Needless to say, spaces are in constant transformation: “produced and constructed, dynamic and ambiguous, claimed and contested” (Kitchin) through active social interaction. A request for geographical change and new construction guidelines asks for disabled inclusion in all spaces, not just particular ones. Rather than disabled bodies adapting to normalcy, normalcy should be adapted to them and all bodies. In its traditional sense, the word “disability” contains negative connotations and consequently, the overall response from the sight of disabled bodies is with pity or disgust – and that is not right. Nancy Hansen quotes one of her respondents, “We’ve been given the wrong label, ‘disabled’, it makes you sound as if there’s something terribly wrong and I don’t thing there’s anything wrong with disability, I…se myself as getting around differently. I can’t use my legs, so I use wheels, it’s that simple” (Hansen). My mother’s attitude is a strong one and looks forward to encountering new obstacles, over-taking spaces and turning them into her own.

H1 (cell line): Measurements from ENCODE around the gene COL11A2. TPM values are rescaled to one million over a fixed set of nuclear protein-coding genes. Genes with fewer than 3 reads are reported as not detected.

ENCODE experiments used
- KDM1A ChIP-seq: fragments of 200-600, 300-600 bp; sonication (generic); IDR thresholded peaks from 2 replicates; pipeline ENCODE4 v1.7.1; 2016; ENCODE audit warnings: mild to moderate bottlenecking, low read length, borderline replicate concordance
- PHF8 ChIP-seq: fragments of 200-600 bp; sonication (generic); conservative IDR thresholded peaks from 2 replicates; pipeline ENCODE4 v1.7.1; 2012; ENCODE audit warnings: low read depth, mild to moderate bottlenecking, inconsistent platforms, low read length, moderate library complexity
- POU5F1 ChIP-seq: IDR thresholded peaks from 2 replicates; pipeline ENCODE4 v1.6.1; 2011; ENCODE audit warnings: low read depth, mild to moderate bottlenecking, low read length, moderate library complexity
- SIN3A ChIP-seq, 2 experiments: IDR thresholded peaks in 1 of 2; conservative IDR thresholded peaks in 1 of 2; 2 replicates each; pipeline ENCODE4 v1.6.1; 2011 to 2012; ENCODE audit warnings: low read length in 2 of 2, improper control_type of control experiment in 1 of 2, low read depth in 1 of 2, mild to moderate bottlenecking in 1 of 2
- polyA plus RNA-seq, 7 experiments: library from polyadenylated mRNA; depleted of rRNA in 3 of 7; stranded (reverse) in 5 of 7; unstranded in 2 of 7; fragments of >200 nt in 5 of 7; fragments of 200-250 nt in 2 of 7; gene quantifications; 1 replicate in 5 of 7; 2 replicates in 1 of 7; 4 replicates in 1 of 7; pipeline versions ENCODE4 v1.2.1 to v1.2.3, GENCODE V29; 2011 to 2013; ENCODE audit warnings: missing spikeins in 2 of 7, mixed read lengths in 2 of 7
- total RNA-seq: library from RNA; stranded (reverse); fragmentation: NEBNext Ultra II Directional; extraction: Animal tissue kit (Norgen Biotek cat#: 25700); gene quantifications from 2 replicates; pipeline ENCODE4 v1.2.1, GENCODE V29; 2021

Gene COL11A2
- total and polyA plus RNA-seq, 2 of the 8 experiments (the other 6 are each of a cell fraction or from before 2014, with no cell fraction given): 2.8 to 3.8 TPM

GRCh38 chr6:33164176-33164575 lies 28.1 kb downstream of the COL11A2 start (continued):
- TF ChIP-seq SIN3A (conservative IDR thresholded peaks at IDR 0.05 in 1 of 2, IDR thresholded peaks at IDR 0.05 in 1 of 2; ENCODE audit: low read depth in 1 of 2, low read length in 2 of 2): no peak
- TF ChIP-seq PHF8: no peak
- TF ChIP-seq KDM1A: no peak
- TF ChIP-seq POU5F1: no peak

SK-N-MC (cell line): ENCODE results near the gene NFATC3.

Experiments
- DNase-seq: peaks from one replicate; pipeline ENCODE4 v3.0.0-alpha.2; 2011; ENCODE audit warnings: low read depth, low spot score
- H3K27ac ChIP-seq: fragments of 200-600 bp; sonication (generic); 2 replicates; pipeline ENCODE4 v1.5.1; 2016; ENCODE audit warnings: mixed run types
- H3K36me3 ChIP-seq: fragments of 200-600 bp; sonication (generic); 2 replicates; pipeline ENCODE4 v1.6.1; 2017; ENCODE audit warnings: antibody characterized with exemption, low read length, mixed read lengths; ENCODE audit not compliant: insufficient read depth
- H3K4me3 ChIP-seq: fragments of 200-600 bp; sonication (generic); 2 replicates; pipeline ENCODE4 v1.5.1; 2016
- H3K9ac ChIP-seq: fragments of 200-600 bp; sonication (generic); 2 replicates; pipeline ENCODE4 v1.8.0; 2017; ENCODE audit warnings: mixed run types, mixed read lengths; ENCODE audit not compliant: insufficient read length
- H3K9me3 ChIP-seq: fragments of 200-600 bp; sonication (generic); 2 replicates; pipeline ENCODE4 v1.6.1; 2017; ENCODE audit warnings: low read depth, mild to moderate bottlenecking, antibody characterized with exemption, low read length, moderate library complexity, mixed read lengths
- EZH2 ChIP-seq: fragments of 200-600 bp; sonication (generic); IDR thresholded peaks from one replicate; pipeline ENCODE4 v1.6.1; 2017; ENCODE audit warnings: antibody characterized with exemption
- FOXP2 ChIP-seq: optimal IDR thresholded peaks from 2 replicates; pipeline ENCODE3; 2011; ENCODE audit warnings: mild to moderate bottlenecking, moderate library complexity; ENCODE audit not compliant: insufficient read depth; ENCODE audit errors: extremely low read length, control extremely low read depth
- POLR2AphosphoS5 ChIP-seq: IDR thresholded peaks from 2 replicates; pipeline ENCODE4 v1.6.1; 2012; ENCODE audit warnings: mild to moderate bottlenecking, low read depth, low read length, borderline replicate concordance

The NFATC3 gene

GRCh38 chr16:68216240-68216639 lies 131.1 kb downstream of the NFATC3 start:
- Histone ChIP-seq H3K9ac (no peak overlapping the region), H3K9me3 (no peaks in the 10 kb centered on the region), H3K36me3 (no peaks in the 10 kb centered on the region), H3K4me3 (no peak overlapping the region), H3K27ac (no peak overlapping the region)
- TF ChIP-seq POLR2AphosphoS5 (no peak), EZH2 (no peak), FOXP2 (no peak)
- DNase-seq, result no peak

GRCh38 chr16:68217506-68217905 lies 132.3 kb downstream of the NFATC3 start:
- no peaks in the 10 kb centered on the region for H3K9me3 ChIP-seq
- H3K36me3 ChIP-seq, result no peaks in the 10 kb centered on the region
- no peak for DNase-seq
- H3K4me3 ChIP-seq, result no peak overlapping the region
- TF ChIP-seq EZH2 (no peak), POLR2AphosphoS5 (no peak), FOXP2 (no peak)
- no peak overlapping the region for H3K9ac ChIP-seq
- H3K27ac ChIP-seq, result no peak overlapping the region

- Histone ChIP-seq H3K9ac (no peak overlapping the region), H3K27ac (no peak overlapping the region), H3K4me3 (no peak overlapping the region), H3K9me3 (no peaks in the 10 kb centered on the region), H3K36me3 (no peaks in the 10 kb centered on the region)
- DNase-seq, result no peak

Hansen, Nancy, and Chris Philo. “The Normality of Doing Things Differently: Bodies, Spaces and Disability Geography.” Tijdschrift Voor Economische En Sociale Geografie 98.4 (2007): 493-506. Web.
Kitchin, Rob. “‘Out of Place’, ‘Knowing One’s Place’: Space, Power and the Exclusion of Disabled People.” Disability & Society 13.3 (1998): 343-56. Print.
Samuels, Ellen. “Critical Divides: Judith Butler’s Body Theory and the Question of Disability.”NWSA Journal 14.3 (2002): 58-76. Print.
Sothern, Matthew. “You Could Truly Be Yourself If You Just Weren’t You: Sexuality, Disabled Body Space, and the (neo)liberal Politics of Self-help.” Environment and Planning D: Society and Space 25 (2007): 144-59. Web.